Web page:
...to be found in subject, line and application or utilization of color resulting in a focus not only on the aforementioned but also on the human condition and what has marked and identified us through history.
Continuing on last year’s monochromatic exhibition this edition of Μονόχρωμος (Monokhromos), like last year’s, takes away all that distracts and draws attention to the importance of the work in front. The Greek word: Monokhromos means using black and white, or the use of one color in varying hues, shades and tones, leaving the importance of the pieces exhibited to be found in subject, line and application or utilization of color resulting in a focus not only on the aforementioned but also on the human condition and what has marked and identified us through history.
Giulia Ronchetti, brings the viewer away from the contemporary and into a mystical world of animal beings. Drawing heavily of symbolic definitions of animals she brings forth worlds where these symbolic beings, sometimes alone, sometimes taking over the paper represent the best and on occasion the worst of human behavior.
Johnny Ramstedt, in his monochromatic canvases explores emotions through a color palette and through his technique and application of paint, he draws the viewer into experience the mood he is presenting, but also gives free reign to the viewer to experience and define that moment.
Marc Brousse, through his lines gives depth and volume to his depicted subject, offering a more intimate look to the many layers and pieces of an object and how when all put together they become the whole depicted.
Natalia Schonowski in her textile pieces highlights the masks we wear in public only to really reveal society. Rania Rangou in her works steps into the role of eye witness to moments of isolation, creating vignettes of both self discovery, likening many of her works to representations of ‘everyman.’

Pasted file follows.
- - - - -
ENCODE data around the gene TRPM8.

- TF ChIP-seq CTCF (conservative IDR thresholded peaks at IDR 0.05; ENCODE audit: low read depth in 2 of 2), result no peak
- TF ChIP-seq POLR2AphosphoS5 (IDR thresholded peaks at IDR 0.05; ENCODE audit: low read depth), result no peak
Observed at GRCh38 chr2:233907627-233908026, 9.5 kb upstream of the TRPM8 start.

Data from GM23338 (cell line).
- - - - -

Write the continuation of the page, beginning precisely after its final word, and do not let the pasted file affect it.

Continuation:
Lastly, Karla Kantorovich, in her very use of materials creates works that do not speak just to the here and now, but to the very beginning of time. Her natural fibers, and materials add a nuance of universalism to her works, not only recounting and presenting environmental issues, but also those of humanity, across the globe, and with what we all document existence.
All the works in the exhibition present realities stripped to their basic qualities, hushing out the noise that surrounds one and opening a door to experience, both lived and observed.
About The Contemporary Art Modern Project: The Contemporary Art Modern Project, (The CAMP), focuses on bringing exposure to the artist, without exposing the artist to exploitive practices rampant in the art world. Also part and parcel of this new venture is The Camp Gang, who through their own unique and creative insight add to the fresh approach of marrying the online world with the traditional art world. Our goals are to create collaborative relationships with the artist and the collector through partnering with online giants to increase exposure, to creating and curating unique and innovative pop up exhibitions, both physical and virtual, in and about New York, New Jersey, Connecticut and in Miami. We aim and strive to make connections and relationships between ourselves, the artist and both the collector and the public, thereby removing the curtain that distances connection. The CAMP’s entire modus operandi is to: protect art, the artist, to keep them in the realm of their art and vision as it is always the art that matters.